The fist thing to do is remember your color so you can get a wig to match it. However because most are on information overload at this time, remembering you’re exact color can be challenging. If you are going for chemo have somebody take a good size sample of your hair, not strands, about 1/4 inch wide starting from the crown (top), which is always lighter than the nape (which is always a little darker), and both sides. Place them into zip lock bags and label separately.
The next thing is to find something lightweight. As I don’t sell anything that I don’t personally wear, and as I have an aversion to perspiration, everything I make is very light. With me, comfort is the #1 priority.
We (createdhair.com) make an all lace cap, which is the lightest you can get. The material itself is hard to find, particularly because the lace comes from Switzerland. If you place your hand on the inside of the wig and blow on the outside, you’ll feel the air on your hand. That is how you can always tell if the wig will be lighter on your head. I always say; hold your wig up to the light. If you can see through it -you can breathe through it.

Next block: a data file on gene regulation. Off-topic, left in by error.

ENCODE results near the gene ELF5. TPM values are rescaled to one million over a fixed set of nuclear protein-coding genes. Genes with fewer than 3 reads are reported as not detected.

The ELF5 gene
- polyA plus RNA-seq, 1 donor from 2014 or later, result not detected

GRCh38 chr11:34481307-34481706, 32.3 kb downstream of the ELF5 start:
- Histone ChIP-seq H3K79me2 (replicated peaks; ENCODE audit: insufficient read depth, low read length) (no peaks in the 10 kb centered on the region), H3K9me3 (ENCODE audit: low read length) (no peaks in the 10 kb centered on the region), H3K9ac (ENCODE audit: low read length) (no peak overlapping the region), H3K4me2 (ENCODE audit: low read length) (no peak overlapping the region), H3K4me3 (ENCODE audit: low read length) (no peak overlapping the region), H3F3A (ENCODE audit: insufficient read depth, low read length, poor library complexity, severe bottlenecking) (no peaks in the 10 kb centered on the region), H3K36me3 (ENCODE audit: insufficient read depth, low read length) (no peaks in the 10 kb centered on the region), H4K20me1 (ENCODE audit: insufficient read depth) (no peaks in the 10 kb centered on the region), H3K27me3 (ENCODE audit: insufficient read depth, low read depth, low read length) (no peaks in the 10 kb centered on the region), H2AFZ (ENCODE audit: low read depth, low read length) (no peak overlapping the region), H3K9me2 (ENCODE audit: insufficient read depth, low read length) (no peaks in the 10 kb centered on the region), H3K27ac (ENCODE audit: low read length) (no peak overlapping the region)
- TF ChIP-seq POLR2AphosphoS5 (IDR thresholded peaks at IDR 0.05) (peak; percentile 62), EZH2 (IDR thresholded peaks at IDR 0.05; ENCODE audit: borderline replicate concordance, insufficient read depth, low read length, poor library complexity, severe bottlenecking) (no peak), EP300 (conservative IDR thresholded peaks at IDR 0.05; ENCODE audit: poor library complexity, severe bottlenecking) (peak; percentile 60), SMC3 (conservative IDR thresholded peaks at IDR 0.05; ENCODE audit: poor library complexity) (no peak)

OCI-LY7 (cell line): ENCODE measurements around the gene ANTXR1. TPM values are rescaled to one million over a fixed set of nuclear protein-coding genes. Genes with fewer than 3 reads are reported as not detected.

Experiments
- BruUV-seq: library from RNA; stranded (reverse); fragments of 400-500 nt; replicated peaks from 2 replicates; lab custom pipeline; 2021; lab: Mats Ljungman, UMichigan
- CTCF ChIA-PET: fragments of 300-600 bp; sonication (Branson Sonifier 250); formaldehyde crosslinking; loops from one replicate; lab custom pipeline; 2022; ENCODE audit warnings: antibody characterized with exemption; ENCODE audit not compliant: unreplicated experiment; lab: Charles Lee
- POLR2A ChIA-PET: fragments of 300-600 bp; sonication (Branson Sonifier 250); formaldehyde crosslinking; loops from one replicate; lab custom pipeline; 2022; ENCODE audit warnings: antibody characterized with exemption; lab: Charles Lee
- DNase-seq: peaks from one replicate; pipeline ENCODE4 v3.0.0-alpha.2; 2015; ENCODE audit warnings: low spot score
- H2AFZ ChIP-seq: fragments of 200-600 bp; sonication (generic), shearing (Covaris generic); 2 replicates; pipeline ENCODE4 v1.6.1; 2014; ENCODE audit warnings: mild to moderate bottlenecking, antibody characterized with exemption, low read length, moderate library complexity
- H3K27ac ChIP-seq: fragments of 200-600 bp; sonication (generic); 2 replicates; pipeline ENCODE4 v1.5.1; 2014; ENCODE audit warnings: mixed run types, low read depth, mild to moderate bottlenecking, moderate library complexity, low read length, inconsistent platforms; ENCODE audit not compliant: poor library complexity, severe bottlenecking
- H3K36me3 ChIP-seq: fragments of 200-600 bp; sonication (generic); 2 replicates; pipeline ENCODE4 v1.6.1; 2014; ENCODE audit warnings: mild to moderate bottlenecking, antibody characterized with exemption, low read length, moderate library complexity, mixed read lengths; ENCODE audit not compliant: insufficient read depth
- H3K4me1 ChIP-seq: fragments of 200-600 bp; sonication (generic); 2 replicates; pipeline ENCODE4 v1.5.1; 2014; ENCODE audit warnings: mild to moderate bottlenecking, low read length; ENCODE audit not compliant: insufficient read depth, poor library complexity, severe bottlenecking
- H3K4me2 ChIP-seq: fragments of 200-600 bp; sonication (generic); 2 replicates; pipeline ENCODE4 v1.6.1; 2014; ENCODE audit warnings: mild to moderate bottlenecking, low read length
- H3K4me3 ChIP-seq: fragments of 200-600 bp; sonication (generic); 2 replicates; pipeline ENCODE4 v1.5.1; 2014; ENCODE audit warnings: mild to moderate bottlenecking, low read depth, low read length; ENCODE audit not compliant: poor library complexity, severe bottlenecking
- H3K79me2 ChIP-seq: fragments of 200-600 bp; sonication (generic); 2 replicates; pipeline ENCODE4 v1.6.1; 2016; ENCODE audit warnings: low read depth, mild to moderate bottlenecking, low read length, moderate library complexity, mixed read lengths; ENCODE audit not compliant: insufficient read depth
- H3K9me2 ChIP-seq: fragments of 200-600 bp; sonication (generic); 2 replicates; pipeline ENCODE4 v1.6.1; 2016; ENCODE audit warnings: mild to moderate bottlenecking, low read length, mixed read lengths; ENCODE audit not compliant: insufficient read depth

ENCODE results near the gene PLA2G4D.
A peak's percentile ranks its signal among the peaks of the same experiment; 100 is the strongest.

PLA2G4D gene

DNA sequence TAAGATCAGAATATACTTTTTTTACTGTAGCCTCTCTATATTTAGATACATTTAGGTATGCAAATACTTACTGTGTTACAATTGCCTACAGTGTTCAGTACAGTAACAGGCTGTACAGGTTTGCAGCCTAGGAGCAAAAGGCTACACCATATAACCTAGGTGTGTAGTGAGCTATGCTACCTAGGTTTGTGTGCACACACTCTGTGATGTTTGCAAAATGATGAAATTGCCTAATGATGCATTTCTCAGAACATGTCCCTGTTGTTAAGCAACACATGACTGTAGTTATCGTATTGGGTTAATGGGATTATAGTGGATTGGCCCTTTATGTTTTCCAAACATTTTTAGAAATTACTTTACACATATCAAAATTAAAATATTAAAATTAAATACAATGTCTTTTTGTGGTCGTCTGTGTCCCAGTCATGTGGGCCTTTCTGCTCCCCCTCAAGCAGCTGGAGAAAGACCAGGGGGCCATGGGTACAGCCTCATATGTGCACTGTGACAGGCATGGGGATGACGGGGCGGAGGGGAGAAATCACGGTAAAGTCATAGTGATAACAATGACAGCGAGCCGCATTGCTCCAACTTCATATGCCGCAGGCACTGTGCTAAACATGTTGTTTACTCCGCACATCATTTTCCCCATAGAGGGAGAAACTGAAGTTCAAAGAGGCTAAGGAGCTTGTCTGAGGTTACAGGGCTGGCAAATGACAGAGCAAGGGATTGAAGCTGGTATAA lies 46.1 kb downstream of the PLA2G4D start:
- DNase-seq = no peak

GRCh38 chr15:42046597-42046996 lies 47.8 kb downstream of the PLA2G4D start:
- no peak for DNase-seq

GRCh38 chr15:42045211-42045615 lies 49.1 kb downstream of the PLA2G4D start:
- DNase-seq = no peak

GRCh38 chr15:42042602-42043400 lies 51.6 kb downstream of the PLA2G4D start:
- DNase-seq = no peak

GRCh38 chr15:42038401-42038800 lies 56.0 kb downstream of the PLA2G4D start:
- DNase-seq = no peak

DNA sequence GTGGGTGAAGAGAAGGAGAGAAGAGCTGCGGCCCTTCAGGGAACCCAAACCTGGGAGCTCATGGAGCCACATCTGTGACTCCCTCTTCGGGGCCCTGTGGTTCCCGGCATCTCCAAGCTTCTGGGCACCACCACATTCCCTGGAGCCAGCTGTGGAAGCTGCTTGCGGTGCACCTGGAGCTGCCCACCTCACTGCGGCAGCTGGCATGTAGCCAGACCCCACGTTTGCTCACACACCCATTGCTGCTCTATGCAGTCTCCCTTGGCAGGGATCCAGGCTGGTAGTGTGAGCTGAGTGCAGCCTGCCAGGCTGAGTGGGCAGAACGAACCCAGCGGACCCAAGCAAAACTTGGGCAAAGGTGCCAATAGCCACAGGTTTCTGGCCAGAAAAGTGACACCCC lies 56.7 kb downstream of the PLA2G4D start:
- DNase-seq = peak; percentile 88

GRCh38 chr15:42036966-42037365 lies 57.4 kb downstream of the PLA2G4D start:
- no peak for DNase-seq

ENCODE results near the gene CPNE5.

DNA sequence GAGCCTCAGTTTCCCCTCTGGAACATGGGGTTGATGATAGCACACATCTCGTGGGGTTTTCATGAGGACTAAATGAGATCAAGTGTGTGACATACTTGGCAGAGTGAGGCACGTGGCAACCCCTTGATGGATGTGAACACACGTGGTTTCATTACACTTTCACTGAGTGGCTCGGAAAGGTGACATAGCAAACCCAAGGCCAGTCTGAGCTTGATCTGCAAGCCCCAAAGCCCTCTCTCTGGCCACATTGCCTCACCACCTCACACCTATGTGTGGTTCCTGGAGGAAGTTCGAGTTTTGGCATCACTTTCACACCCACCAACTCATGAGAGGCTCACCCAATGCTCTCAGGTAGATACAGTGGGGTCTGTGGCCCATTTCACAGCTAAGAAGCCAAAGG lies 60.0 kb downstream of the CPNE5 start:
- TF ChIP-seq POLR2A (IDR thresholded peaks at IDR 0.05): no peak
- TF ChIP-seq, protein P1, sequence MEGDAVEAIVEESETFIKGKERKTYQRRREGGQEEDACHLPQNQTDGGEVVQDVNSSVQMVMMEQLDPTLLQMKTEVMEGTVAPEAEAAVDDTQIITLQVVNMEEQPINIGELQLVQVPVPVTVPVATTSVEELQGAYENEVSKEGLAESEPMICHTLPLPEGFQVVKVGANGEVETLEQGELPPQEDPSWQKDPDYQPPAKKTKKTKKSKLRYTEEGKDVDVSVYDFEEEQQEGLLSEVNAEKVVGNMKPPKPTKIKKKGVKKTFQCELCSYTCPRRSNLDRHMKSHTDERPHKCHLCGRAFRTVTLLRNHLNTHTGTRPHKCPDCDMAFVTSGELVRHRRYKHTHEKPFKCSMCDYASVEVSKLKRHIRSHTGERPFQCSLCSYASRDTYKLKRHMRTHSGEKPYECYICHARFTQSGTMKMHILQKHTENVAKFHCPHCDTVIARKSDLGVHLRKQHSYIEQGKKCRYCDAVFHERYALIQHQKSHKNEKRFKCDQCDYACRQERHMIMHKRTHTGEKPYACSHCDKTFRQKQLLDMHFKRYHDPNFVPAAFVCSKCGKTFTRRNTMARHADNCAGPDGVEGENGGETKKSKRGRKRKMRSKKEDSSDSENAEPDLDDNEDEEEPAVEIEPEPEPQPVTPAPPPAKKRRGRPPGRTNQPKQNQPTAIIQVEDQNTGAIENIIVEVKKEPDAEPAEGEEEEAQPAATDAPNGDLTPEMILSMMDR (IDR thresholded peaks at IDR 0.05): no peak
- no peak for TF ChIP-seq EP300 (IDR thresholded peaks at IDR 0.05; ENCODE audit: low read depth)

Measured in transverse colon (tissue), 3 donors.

You want to have a wig that shows the part, called “monofilament” which makes it look more natural as they’re thinner and lighter on top.
The third tip is picking the style. Because most manufacturers make wigs for the masses they tend to come in too heavy and need to be thinned. Try to go to a shop that’s reputable. Nowhere is perfect, therefore don’t base it on one complaint, but look if there are many complaints.
Amy on how having alopecia and meeting women and girls across the country with hair loss has changed her life.
It has helped me put my own hair loss in perspective at times. It’s made me more humble. I’m so grateful to be able to make this work and be in a position to help those in need.